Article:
And there was also the move to record directly to file / Avid
Or for quick turn round on EVS
So DV50 did not get a foothold ...
And then there was HD .....
Ne1L C1,825 posts since 11 Sep 2011
D-VHS decks were sold in the US with Firewire inputs and outputs that could be fed to/from cable (and modified satellite) set top boxes and would record a lossless stream of a single channel (which had been decrypted I believe). Many D-VHS decks sold in the US didn't have MPEG2 encoders - so couldn't record baseband composite NTSC or HD component signals in high quality (eventually some did have this functionality). Some early decks didn't have MPEG2 decoders either - so you had to play your recordings back into your cable box (for it to decode).

ISTR there may have been a route to recording terrestrial 8VSB ATSC as well. It had a moderate degree of success in this niche format for HD archive and time shifting. It was possible to ingest recordings made on D-VHS into PCs ISTR (though the copy protection on some cable broadcasts inhibited this ISTR)

The D-VHS format in the US was allied closely to the encrypted D-Theater movie format that allowed for HD movie releases on VHS shape tapes.


European D-VHS decks didn't have any way of taking in an external transport stream lossslessy - they only had MPEG2 hardware encoders fed either via SD composite/S-Video (possibly component - but I think the lack of RGB SCART was an issue on at least one model?) and possibly also DV25 via Firewire (which was re-encoded to MPEG2). As HD hadn't' really launched in Europe, and DVB-T was still relatively new, D-VHS was really only sold as a higher-quality / longer-recording SD format and went nowhere as it was so expensive...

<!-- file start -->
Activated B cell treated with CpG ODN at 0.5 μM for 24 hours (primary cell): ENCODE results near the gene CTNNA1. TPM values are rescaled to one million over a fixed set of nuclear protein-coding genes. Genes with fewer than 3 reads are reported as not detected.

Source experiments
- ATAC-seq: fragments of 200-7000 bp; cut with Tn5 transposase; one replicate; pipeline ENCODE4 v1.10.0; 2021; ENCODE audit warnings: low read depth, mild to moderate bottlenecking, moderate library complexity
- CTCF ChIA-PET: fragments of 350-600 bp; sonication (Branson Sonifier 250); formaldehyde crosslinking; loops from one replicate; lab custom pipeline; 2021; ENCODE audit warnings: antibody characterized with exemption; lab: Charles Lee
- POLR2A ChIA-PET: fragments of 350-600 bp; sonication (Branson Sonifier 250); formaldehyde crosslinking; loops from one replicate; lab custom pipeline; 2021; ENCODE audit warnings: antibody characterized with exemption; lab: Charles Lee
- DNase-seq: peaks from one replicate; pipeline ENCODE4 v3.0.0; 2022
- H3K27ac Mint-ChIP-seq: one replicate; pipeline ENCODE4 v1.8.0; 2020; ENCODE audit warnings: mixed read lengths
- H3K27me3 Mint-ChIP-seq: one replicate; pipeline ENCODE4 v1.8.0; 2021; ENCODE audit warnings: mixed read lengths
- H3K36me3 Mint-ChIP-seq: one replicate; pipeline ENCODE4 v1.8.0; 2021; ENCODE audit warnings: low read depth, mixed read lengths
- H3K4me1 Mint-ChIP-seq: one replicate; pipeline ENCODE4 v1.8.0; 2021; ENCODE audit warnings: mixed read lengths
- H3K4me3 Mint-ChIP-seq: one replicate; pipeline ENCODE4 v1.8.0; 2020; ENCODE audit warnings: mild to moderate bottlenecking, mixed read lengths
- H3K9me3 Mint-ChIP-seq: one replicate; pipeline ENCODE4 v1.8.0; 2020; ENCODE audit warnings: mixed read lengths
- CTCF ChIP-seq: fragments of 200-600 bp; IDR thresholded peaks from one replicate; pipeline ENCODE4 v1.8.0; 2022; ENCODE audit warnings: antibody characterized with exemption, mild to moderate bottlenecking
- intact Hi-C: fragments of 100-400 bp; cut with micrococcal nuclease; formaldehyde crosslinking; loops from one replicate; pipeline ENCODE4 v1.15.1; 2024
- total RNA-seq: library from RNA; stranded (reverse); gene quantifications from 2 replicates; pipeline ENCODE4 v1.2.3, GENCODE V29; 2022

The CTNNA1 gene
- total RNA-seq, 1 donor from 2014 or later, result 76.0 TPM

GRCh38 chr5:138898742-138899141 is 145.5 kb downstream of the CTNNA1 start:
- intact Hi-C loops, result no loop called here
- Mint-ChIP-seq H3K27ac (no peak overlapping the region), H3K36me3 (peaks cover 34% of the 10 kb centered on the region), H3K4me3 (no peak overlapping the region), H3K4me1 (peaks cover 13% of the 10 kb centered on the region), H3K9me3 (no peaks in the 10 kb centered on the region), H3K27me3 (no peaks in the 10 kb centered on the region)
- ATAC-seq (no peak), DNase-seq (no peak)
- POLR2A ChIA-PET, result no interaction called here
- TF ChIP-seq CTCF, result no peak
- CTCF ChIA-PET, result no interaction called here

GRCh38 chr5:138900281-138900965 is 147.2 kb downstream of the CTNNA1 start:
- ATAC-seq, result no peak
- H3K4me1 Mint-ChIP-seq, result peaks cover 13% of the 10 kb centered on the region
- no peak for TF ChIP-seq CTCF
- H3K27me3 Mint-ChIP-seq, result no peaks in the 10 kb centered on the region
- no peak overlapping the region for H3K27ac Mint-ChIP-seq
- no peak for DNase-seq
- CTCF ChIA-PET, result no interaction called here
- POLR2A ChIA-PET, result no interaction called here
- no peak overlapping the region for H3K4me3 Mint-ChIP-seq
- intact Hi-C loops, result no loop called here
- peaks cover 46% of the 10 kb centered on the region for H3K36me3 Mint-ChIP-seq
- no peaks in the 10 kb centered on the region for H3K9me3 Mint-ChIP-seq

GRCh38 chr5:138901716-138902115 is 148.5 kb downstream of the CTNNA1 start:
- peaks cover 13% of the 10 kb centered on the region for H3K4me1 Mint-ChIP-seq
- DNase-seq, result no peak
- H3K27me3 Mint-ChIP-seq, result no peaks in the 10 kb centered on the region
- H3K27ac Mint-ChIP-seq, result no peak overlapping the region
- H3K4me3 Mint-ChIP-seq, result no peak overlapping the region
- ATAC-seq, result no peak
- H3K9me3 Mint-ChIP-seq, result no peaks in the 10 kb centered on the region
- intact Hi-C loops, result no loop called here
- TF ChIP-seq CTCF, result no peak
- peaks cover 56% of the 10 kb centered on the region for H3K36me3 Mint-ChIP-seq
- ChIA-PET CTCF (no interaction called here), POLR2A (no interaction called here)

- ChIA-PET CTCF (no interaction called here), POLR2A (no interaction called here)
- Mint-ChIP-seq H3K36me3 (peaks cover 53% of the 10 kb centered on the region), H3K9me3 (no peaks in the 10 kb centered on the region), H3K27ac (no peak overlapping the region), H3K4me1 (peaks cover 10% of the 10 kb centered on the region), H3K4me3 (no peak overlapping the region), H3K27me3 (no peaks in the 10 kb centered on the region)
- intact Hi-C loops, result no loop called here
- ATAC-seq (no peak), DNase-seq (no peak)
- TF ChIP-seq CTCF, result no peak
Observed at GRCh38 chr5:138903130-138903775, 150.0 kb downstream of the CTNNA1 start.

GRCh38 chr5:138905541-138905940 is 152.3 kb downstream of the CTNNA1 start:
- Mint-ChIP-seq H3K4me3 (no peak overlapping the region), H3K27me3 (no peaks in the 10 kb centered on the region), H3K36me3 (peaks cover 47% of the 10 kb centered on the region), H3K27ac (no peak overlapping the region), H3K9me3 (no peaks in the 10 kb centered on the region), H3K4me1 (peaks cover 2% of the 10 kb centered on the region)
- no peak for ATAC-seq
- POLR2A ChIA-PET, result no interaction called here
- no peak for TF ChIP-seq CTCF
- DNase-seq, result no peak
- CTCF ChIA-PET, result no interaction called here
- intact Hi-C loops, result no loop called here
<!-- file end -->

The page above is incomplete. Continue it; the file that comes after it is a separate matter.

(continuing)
If that had been possible then it may have looked something like this:

https://www.youtube.com/watch?v=vkZX6Nt4NYs
noggin14,946 posts since 26 Jun 2001

Or for quick turn round on EVS
So DV50 did not get a foothold ...
And then there was HD .....


Yep - ironically DV100 has done FAR better than DV50 did. For ages it was the only HD codec that bridged the Avid / FCP / Prem Pro and Windows / Mac divide... (Just). It's still the standard codec in BBC News believe it or not - with all its lovely 1440x1080 subsampled loveliness.

You'd see DV100 clearly in use on EVSs that had chroma key stings, as there was a thin line on the right of frame that would appear when a CSO (aka chroma key) sting was keyed in waiting to be run. EVS had a bug (feature...) that meant the right hand column of samples had blanked chroma (so the final column was B&W only) due to a 1440->1920 resample... As a result the CSO magenta or green background didn't fully key on the right hand column... Was a feature of Strictly for quite a few years...
noggin14,946 posts since 26 Jun 2001